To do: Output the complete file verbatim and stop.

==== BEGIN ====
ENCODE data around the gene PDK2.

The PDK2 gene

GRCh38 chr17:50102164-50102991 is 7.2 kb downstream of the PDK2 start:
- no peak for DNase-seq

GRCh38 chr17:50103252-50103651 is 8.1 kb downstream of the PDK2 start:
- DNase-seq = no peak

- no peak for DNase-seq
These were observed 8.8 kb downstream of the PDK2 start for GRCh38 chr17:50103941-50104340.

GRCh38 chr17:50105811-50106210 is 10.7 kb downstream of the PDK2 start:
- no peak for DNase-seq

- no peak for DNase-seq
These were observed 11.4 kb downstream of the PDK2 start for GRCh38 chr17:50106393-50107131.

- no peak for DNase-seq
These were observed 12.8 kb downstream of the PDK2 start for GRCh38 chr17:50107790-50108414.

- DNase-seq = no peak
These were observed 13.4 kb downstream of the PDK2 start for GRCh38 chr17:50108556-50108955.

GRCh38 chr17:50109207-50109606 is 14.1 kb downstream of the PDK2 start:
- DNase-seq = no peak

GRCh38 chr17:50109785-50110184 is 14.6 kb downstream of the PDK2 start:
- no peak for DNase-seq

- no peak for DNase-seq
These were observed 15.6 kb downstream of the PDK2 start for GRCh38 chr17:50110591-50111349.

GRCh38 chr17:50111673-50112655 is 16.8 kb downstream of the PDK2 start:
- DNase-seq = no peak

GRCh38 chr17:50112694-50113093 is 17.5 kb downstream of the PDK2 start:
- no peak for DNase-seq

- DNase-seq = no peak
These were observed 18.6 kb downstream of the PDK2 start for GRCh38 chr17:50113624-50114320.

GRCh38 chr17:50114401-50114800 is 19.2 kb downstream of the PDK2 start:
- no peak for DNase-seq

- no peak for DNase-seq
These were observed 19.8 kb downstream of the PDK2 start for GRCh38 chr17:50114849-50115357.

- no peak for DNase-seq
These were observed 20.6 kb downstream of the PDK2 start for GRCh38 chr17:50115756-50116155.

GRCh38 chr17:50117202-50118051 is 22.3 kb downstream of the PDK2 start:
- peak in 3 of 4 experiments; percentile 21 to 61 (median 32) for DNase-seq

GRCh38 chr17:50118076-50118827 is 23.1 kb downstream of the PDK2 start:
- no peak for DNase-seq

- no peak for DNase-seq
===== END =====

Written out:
ENCODE data around the gene PDK2.

The PDK2 gene

GRCh38 chr17:50102164-50102991 is 7.2 kb downstream of the PDK2 start:
- no peak for DNase-seq

GRCh38 chr17:50103252-50103651 is 8.1 kb downstream of the PDK2 start:
- DNase-seq = no peak

- no peak for DNase-seq
These were observed 8.8 kb downstream of the PDK2 start for GRCh38 chr17:50103941-50104340.

GRCh38 chr17:50105811-50106210 is 10.7 kb downstream of the PDK2 start:
- no peak for DNase-seq

- no peak for DNase-seq
These were observed 11.4 kb downstream of the PDK2 start for GRCh38 chr17:50106393-50107131.

- no peak for DNase-seq
These were observed 12.8 kb downstream of the PDK2 start for GRCh38 chr17:50107790-50108414.

- DNase-seq = no peak
These were observed 13.4 kb downstream of the PDK2 start for GRCh38 chr17:50108556-50108955.

GRCh38 chr17:50109207-50109606 is 14.1 kb downstream of the PDK2 start:
- DNase-seq = no peak

GRCh38 chr17:50109785-50110184 is 14.6 kb downstream of the PDK2 start:
- no peak for DNase-seq

- no peak for DNase-seq
These were observed 15.6 kb downstream of the PDK2 start for GRCh38 chr17:50110591-50111349.

GRCh38 chr17:50111673-50112655 is 16.8 kb downstream of the PDK2 start:
- DNase-seq = no peak

GRCh38 chr17:50112694-50113093 is 17.5 kb downstream of the PDK2 start:
- no peak for DNase-seq

- DNase-seq = no peak
These were observed 18.6 kb downstream of the PDK2 start for GRCh38 chr17:50113624-50114320.

GRCh38 chr17:50114401-50114800 is 19.2 kb downstream of the PDK2 start:
- no peak for DNase-seq

- no peak for DNase-seq
These were observed 19.8 kb downstream of the PDK2 start for GRCh38 chr17:50114849-50115357.

- no peak for DNase-seq
These were observed 20.6 kb downstream of the PDK2 start for GRCh38 chr17:50115756-50116155.

GRCh38 chr17:50117202-50118051 is 22.3 kb downstream of the PDK2 start:
- peak in 3 of 4 experiments; percentile 21 to 61 (median 32) for DNase-seq

GRCh38 chr17:50118076-50118827 is 23.1 kb downstream of the PDK2 start:
- no peak for DNase-seq

- no peak for DNase-seq